Perhaps, aside from its telegraphed tactical considerations, it is really more for the NDFP to prepare some ground for such talks in the next administration.
Some observers note that this comes after the March 2014 capture of in-country CPP leaders Benito and Wilma Tiamzon who were said to take a harder line than Joma on the peace talks.
Joma, to whom the CPP has entrusted the peace talks, now appears to have more CPP room to maneuver on this front, as shown by recent statements issued under his name in the media for public consumption, as distinguished from major CPP policy statements like its 46th anniversary statement of Dec. 26 believed drafted by him under the name of the CPP for the guidance of its leadership and entire membership.
Too late for final settlement
Both the government and the NDFP are agreed that there is not enough time for a final peace agreement or political settlement before the end of Mr. Aquino’s term in June 2016.
Joma says “there is little time left to make all the agreements up to the final peace agreement” but “I think there is ample time to arrive at a Comprehensive Agreement on Social and Economic Reforms (Caser) and a Truce and Cooperation Agreement on the basis of a general declaration of mutual intent.”
Sen. Antonio Trillanes IV has pointed out that if talks would at all progress, it would be in the next administration where “there would be a clean slate … new personalities and a new beginning.”
Otherwise, he said it would result in a half-baked agreement. Besides, the “election fever” for a new presidential administration, when all serious business stops, will kick in by the second half of 2015 and impinge even on existing peace processes. The government has reportedly decided to give the talks until June 2015 to produce significant results.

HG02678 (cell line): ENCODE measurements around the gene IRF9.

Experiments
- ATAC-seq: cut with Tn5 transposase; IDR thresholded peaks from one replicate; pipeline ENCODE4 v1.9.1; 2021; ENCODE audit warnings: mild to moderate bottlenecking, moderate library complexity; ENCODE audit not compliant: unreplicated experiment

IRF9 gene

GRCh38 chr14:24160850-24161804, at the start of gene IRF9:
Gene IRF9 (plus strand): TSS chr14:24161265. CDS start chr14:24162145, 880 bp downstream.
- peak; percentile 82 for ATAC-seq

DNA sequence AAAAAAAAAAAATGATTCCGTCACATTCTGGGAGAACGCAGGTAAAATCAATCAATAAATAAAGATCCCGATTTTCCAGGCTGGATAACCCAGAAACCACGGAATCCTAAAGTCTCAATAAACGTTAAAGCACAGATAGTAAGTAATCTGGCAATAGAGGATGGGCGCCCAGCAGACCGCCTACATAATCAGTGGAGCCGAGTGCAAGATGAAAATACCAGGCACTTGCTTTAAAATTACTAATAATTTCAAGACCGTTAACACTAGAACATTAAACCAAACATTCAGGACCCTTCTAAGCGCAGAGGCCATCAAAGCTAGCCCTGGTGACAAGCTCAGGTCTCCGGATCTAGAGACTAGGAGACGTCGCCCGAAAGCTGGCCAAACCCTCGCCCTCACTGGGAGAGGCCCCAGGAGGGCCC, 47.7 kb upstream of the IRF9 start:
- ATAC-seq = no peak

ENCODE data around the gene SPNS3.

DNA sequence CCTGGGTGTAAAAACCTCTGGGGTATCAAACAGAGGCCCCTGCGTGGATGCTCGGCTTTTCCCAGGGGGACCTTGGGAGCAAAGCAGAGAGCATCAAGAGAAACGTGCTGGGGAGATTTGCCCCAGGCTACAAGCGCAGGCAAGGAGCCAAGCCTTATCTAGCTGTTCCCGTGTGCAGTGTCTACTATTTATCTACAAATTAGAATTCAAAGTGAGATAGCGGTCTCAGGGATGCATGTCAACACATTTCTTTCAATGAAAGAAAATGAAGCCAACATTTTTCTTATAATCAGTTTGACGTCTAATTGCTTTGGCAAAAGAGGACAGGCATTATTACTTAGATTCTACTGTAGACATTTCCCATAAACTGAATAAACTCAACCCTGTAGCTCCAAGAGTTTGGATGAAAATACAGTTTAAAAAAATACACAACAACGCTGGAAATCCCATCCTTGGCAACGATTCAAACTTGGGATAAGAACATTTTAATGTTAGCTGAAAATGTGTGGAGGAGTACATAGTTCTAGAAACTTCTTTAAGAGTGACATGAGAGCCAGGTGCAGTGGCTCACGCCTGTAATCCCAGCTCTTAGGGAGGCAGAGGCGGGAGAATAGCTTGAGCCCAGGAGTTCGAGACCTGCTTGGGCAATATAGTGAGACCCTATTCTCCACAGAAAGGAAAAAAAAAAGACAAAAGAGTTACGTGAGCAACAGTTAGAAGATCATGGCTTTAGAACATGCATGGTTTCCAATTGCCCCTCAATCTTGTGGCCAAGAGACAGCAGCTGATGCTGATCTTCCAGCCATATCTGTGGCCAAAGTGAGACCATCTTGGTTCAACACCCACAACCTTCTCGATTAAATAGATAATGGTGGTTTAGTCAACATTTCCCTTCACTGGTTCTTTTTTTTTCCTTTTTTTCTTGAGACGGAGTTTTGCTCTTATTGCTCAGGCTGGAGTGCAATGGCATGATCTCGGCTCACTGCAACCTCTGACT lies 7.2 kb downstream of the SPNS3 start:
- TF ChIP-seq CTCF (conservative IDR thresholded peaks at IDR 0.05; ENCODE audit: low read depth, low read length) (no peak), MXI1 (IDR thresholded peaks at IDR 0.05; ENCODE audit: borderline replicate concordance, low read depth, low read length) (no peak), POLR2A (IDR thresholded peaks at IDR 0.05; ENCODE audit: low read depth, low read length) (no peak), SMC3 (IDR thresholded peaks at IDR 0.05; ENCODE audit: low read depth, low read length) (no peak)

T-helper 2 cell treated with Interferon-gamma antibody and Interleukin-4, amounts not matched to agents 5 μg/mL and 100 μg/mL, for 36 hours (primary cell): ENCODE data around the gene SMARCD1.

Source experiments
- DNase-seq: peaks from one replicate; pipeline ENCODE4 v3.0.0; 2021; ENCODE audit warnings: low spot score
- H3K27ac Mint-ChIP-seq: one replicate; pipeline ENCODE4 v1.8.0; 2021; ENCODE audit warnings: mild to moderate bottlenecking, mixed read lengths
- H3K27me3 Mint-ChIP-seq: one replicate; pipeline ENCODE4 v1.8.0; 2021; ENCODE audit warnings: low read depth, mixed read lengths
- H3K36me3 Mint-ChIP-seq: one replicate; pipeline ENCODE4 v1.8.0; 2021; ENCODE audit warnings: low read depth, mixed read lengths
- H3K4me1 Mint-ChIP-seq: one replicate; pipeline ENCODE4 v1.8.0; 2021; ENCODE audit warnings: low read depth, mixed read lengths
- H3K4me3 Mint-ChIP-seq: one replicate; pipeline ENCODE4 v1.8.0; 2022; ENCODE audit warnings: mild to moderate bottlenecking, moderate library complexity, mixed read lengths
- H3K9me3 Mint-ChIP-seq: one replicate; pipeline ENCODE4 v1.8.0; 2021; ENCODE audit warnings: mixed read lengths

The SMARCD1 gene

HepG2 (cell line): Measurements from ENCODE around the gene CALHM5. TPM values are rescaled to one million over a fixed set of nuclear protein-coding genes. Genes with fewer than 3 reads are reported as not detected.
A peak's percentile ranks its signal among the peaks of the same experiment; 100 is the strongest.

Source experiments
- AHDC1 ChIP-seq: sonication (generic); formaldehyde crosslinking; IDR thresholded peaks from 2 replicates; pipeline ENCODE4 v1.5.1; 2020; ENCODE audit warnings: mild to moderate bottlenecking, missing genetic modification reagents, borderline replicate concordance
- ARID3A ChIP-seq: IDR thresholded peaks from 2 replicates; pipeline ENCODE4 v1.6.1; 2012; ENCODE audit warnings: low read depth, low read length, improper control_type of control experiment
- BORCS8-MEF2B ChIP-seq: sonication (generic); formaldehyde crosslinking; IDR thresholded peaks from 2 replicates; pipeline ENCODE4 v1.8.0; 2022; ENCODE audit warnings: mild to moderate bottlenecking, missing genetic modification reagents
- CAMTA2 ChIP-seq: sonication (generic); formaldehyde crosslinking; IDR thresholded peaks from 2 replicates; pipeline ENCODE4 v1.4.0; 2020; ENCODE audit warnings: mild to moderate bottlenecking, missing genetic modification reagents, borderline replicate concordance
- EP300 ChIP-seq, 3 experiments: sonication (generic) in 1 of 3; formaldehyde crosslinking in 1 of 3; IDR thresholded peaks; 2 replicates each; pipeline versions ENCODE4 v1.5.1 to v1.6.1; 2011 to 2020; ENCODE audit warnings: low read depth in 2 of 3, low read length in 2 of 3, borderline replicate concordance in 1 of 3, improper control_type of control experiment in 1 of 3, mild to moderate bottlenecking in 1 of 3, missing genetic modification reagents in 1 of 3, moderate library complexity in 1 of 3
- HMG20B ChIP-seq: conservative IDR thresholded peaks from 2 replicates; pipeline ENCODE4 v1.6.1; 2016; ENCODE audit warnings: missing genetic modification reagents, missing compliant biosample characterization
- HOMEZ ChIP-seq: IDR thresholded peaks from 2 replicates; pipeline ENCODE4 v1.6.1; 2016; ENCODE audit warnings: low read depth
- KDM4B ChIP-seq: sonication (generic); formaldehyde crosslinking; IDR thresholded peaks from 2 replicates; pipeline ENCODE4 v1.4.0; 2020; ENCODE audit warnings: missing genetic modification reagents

What are the prospects for the peace talks?
The question of prospects for significant results refers to a phase of new informal talks that, if they get underway, could take the whole first half of 2015. This necessarily must have scaled down objectives.
For the government, Deles has stated these parameters. “We believe, however, that for the peace talks to prosper, we need to pursue an agenda that is doable and time-bound, with agreements that are realizable within the remaining term of President Aquino. More importantly, the peace talks must heed our people’s call for an end to violence. We view peace negotiations as the beginning of sincere dialogue toward resolving the problems of the country without resorting to the use of arms,” she said.
There is a strong government accent on the need to provide people with security and respite from violence–if possible end the armed conflict. The government seeks a long-term truce/ceasefire during the entire process of the peace talks, especially the formal talks, should these resume even before the end of the Aquino administration.
There is some ground-level and humanitarian basis for a ceasefire, but the government pounding on this reinforces the CPP’s beef in its 46th anniversary statement about “the reactionary government and its current officials who regard the negotiations as the means for the capitulation and pacification of the revolutionary forces and the people.”
The NDFP will likely reject a ceasefire that it considers too long (that in its perception retards the primary armed struggle) and is not coupled with substantive achievements in the talks. The thing is, the government has not presented its own clear “agenda that is doable and time-bound, with agreements that are realizable within the remaining term of President Aquino.”